Suddenly, tragedies piled up
In September, white supremacists bombed a Baptist church in Birmingham, killing four black girls in
Sunday school
Less than two months later, JFK was assassinated
On assuming the presidency, LBJ made civil rights a priority
Using equal parts moral leverage, the memory of JFK, and his own hard brand of politics, Johnson
overcame the filibuster
June, 1964: Congress approved the Civil Rights Act of 1964
Title VII outlawed discrimination in employment
Another section guaranteed equal access to public accommodations and schools
Law granted new enforcement powers to US attorney general and established Equal Employment
Opportunity Commission to implement prohibition against job discrimination
Freedom summer
The Civil Rights Act left untouched the obstacles to black voting rights
1964: Freedom Summer, black organizations mounted a major campaign in Mississippi
Drew volunteers from across the country
Led by SNCC activist Robert Moses, SNCC, CORE, NAACP, and SCLC spread out across the state
Established freedom schools for black children and conducted major voter registration drive
Yet so determined was the opposition that only about 1200 black voters were registered that summer,
at a cost of four murdered civil rights workers and 37 black churched bombed or burned
Murders strengthened resolve of the Mississippi Freedom Democratic Party (MFDP)
Banned form the “whites only” Mississippi Democratic Party, MFDP leaders were determined to attend
the 1964 Democratic National Convention in Atlantic City
The MFDP challenged the most powerful figures in the Democratic Party, including LBJ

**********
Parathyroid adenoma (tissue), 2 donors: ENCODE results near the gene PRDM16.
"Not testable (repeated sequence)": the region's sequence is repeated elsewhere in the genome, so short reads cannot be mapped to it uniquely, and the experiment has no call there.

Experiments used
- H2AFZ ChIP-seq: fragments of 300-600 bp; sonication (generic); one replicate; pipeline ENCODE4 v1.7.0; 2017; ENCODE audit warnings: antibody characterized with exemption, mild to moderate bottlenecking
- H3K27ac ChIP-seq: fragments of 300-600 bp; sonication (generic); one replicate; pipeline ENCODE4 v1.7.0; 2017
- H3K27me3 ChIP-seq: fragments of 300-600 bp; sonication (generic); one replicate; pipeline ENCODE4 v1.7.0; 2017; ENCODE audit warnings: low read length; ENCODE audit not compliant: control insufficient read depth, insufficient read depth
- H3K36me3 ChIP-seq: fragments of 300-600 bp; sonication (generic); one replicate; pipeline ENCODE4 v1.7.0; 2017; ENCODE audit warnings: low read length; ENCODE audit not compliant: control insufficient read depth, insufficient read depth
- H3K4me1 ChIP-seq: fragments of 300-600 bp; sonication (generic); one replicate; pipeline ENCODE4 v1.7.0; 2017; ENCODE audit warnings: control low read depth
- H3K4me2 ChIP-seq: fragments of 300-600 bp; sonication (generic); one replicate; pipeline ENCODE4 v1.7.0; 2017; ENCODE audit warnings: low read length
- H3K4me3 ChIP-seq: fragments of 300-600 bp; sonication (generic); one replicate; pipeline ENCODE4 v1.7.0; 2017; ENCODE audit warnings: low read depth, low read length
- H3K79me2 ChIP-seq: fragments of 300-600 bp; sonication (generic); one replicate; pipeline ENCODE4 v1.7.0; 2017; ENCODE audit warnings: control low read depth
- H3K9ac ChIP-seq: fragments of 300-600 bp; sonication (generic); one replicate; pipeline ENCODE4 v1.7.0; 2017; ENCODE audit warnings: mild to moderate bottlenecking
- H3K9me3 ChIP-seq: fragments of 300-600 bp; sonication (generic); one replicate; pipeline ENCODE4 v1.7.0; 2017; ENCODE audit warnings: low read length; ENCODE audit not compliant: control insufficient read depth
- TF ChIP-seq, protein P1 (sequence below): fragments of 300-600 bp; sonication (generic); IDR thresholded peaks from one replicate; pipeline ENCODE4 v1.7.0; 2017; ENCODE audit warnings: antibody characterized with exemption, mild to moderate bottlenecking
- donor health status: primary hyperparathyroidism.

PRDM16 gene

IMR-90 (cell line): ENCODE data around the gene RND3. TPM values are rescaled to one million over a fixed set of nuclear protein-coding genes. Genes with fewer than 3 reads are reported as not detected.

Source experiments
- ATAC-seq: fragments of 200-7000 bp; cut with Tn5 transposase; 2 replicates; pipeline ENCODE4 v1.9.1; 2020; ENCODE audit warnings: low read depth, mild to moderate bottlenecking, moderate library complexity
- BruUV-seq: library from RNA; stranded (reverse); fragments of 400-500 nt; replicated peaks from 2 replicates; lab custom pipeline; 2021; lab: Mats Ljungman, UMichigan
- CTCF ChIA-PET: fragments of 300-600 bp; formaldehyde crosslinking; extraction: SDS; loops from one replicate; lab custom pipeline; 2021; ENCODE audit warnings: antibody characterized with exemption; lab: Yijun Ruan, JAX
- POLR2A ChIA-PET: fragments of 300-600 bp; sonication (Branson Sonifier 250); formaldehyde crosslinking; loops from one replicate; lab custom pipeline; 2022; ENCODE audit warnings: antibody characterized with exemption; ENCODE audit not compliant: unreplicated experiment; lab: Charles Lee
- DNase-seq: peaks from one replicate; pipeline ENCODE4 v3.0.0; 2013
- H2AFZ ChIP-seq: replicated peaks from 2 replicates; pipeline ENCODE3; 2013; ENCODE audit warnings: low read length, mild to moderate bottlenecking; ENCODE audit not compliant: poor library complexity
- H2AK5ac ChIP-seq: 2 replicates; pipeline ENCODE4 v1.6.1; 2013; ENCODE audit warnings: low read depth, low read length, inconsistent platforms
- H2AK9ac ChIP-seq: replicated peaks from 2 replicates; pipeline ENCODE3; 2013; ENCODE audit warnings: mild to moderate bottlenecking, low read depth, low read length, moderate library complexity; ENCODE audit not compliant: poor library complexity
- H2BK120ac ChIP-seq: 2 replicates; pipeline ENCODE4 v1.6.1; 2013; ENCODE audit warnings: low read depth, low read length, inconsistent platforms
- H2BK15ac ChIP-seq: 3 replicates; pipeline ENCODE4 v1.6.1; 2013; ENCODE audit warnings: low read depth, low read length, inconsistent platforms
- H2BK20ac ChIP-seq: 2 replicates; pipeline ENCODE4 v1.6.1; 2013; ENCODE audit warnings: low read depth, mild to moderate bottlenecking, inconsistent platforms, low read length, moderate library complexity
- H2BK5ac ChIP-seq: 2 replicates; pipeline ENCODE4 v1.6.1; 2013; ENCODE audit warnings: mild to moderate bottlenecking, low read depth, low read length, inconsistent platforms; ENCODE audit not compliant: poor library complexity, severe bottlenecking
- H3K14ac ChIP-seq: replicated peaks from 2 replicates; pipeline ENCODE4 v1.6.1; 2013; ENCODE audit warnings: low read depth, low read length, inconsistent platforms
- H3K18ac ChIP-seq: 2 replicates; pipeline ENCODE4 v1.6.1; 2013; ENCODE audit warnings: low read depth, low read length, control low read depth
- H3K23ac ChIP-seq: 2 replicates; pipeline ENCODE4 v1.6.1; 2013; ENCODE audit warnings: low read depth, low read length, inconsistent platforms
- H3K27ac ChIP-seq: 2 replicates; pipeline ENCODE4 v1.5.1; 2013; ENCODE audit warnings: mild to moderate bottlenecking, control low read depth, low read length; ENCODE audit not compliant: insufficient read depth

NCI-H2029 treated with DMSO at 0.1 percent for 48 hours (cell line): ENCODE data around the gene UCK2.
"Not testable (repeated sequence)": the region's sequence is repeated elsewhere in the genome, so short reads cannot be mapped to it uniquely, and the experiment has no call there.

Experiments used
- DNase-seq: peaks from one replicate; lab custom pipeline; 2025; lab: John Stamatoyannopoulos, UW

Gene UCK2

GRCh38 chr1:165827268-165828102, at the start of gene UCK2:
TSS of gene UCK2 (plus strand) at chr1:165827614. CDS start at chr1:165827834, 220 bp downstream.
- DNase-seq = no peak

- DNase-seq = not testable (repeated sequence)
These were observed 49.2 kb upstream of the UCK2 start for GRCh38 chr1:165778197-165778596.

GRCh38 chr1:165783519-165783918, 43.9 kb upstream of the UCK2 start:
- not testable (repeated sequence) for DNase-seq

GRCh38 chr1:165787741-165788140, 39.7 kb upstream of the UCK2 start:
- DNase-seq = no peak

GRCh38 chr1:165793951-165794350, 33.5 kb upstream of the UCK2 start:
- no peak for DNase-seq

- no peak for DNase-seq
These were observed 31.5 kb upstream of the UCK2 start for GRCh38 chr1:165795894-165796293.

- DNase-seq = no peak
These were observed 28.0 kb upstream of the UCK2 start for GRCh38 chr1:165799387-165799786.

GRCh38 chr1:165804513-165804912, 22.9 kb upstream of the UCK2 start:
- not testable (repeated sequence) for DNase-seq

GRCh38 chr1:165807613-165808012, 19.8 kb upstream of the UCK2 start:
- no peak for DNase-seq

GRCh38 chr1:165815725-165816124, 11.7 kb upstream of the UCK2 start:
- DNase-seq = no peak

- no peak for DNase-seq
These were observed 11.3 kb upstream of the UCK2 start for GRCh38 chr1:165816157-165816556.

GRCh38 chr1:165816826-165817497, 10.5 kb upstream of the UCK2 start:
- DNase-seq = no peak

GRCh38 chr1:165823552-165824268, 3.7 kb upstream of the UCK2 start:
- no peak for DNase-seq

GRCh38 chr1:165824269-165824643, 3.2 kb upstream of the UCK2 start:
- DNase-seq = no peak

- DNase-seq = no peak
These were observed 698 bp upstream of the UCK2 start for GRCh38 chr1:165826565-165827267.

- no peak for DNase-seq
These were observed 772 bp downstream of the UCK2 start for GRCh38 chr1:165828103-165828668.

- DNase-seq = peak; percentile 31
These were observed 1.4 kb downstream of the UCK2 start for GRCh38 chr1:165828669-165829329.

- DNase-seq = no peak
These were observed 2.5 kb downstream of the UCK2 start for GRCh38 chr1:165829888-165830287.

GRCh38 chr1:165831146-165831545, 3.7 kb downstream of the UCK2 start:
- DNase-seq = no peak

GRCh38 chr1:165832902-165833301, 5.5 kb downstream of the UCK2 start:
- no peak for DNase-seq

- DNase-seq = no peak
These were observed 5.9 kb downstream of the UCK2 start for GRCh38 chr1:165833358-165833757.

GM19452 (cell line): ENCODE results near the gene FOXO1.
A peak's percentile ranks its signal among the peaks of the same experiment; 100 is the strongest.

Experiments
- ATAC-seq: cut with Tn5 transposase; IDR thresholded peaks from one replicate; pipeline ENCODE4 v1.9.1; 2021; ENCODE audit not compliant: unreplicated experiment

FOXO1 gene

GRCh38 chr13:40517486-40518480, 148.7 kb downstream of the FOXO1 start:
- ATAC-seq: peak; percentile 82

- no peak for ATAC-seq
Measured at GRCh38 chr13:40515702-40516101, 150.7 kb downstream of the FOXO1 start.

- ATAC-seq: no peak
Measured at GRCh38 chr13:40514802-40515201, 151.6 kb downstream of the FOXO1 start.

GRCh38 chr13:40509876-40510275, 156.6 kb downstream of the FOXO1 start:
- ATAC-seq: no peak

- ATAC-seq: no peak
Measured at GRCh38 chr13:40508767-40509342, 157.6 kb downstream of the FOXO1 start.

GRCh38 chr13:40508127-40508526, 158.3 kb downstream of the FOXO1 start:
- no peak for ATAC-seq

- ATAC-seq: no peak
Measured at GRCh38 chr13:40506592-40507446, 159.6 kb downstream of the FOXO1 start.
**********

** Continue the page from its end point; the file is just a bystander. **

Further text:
“Is this America?” Hamer asked the party officials when she demanded that the MFDP, not the all-white
Mississippi delegation, be recognized by the convention
Democratic leaders seated the white delegation and didn’t recognize the MFDP
Moses told television reporters: “I will have nothing to do with the political system any longer”
Selma and the Voting Rights Act
MLK and the SCLC didn’t share Moses’s skepticism
In March 1965, James Bevel of the SCLC called for a march in Selma, Alabama, to the state capital,
Montgomery, to protest the murder of a voting rights activist
As soon as the protesters left Selma, crossing over the Edmund Pettus Bridge, state troopers attacked
them
Scene was shown on national TV
Day became known as Bloody Sunday
President LBJ went back to Congress
The Voting Rights Act of 1965 outlawed the literacy tests and other devices preventing blacks
from voting
Authorized attorney general to send federal examiners to register voters in any county where
registration less than 50%
Together with the 24th Amendment (1964), which outlawed the poll tax, the Voting Rights Act enabled
millions to vote for the first time since the Reconstruction era
Registration sharply increased in South
Number of elected black officials began to climb
Embodied shift in political representation nearly unimaginable a generation earlier
The liberal wing of the Democratic Party won its battle with the conservative, segregationist
wing
Democrats had embraced civil rights and made equality a cornerstone of a new “rights” liberalism
Southern whites and many conservative northern whites would respond by switching to the Republican